Jennifer Mims, co-owner of Maki Fresh Casual Japanese Dining, knows the challenges of starting a new franchise
"When we created this as a new concept, we wanted do to something that was different and not in the market place," says Mims. "You really have to work hard to get your operations right, to make sure the food is right, is consistent, it's about having a clean restaurant with consistent food with great service."
Maki Fresh opened four years ago. The idea was simple. Sushi, served quickly in a casual environment.
Now, Mims and her business partners have expanded their franchise from Birmingham to Atlanta. They are looking at even more opportunities for expansion.
Something Mims says is crucial to starting a successful franchise.
"When you start a new franchise, you have to look for an opportunity gap in the market, something that's not existing, you want to be sure that you have a superior product from what your competitors might offer," said Mims.
Marcus Hunt, a franchising attorney for Duell/Hunt Law Firm says the key to starting a successful franchise is creating a business that can easily be duplicated.
"You've got the roadmap laid out, really you're taking all the lessons learned from the original franchise company, the things they've put in place, the game plan," says Hunt. "If you can follow the game plan and carry it out, you have a high chance of being successful."
Hal Craig, owner and manager of Momma Goldberg's Deli in Inverness followed that game plan.
Craig and a partnering group took the Auburn classic-sub shop and duplicated it in five locations across Birmingham.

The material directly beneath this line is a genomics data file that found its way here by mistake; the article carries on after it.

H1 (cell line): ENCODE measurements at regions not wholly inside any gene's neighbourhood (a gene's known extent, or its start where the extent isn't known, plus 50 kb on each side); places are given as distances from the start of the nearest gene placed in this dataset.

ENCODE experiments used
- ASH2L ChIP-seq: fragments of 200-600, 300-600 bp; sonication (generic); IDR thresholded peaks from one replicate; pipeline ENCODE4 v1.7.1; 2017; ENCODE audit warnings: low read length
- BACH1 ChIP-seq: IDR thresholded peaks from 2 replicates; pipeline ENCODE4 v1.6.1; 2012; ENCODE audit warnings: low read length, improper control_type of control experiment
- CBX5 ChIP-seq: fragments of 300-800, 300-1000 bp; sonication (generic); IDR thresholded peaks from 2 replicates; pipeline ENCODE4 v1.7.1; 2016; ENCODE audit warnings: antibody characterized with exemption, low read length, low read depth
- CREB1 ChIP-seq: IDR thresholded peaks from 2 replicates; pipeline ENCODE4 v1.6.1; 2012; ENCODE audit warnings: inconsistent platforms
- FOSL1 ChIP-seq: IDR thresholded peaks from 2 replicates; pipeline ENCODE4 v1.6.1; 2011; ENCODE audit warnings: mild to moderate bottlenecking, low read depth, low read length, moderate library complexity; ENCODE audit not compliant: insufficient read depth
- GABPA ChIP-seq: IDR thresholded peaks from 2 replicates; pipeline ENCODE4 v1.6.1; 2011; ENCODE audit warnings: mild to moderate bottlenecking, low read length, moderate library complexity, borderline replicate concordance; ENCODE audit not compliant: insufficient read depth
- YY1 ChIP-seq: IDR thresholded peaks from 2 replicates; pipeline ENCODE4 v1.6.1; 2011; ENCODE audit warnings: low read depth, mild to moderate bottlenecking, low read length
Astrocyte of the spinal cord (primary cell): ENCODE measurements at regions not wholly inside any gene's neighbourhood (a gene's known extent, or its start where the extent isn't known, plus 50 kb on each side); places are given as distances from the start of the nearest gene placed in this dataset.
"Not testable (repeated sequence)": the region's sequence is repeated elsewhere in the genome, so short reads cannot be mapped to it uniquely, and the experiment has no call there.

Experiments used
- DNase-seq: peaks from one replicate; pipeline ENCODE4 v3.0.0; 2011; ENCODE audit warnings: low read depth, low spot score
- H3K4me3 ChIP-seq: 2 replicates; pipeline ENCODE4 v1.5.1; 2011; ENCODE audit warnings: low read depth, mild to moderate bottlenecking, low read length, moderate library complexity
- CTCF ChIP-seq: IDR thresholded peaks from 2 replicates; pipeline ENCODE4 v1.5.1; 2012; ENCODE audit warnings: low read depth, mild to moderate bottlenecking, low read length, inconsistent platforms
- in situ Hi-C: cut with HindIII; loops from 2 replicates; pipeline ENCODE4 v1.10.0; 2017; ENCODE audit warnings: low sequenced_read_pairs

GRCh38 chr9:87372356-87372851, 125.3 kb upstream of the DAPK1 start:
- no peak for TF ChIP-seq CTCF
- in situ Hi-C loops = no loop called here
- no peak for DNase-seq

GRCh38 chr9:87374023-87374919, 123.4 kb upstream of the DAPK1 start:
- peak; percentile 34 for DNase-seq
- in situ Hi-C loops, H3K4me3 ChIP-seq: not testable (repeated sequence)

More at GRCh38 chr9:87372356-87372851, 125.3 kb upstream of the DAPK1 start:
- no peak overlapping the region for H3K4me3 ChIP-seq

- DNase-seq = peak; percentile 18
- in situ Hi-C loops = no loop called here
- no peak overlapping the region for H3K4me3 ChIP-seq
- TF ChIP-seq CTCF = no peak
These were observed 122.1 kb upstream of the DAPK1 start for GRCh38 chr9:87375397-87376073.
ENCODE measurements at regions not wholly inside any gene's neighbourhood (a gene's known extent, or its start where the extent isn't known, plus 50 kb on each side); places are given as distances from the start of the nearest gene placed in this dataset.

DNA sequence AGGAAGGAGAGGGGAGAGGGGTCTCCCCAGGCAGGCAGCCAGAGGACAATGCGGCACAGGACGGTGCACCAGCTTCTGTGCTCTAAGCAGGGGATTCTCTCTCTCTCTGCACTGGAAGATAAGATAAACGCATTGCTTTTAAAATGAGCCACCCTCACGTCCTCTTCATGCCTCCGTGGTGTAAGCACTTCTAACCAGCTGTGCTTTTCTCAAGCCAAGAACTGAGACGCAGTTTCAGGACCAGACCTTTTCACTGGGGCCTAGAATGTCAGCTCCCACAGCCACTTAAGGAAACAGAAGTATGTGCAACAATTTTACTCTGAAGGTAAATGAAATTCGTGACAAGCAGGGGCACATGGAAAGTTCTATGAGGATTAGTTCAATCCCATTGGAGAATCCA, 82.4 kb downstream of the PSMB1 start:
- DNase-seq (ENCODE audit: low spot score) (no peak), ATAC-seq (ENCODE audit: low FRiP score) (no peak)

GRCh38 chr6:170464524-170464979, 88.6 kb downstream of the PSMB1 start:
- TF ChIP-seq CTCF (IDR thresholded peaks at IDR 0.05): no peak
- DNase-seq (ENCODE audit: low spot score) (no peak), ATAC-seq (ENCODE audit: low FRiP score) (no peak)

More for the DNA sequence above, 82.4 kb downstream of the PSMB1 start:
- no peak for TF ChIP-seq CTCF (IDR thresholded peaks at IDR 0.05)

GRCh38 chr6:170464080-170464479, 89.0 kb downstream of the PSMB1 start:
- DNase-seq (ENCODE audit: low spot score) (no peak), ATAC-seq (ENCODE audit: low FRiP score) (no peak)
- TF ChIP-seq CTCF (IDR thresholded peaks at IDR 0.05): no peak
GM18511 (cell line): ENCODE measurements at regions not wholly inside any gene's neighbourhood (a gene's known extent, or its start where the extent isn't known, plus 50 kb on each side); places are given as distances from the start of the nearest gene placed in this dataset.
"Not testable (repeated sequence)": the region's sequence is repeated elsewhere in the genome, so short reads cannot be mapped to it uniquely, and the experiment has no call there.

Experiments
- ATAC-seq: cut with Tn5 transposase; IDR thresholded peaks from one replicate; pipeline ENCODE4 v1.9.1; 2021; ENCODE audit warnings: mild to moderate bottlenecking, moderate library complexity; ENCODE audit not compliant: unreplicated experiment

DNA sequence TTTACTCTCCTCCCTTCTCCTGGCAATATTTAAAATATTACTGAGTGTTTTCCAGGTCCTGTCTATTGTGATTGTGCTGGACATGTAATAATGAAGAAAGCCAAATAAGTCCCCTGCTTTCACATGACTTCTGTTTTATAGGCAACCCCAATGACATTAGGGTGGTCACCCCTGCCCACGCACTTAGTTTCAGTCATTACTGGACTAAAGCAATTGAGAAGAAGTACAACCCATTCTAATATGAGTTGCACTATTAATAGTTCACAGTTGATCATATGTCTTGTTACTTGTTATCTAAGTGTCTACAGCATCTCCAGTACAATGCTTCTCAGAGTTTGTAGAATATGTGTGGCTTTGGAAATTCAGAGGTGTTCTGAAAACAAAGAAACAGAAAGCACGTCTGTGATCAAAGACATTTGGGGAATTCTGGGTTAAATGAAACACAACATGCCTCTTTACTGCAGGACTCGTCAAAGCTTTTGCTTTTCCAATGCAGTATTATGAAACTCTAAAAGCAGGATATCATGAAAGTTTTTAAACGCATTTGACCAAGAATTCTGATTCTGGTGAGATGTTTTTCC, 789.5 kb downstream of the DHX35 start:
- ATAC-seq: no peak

For this franchise, name recognition was a big key to success.
"Why not bring in an established name to Birmingham?" Craig said. "There's enough people here that are familiar with the name that we wouldn't have to market, it would do its own marketing for us."
Craig also says buying into an established franchise can make it easier when securing funds.
"If I wanted to go start our own sandwich shop, with no established name, no history of finances or anything like that, (banks) may be more prone to give us the money than going and saying we want to start a Momma Goldberg's or we want to start a McDonald's," says Craig.
While starting a franchise costs anywhere from tens to hundreds of thousands of dollars,
those in franchising say if you hit on something that people like, the possibilities are limitless.
Craig says, "Franchise is a great idea to do, but make sure you do the research first, find something that the people want, put it in a spot where it can be convenient to everybody and just have good prices and good food."
Before you can start a franchise of your own, you must have a trademark and a disclosure of costs.
For more information, there are several franchise symposiums that come to Birmingham. You are encouraged to check them out, ask questions.
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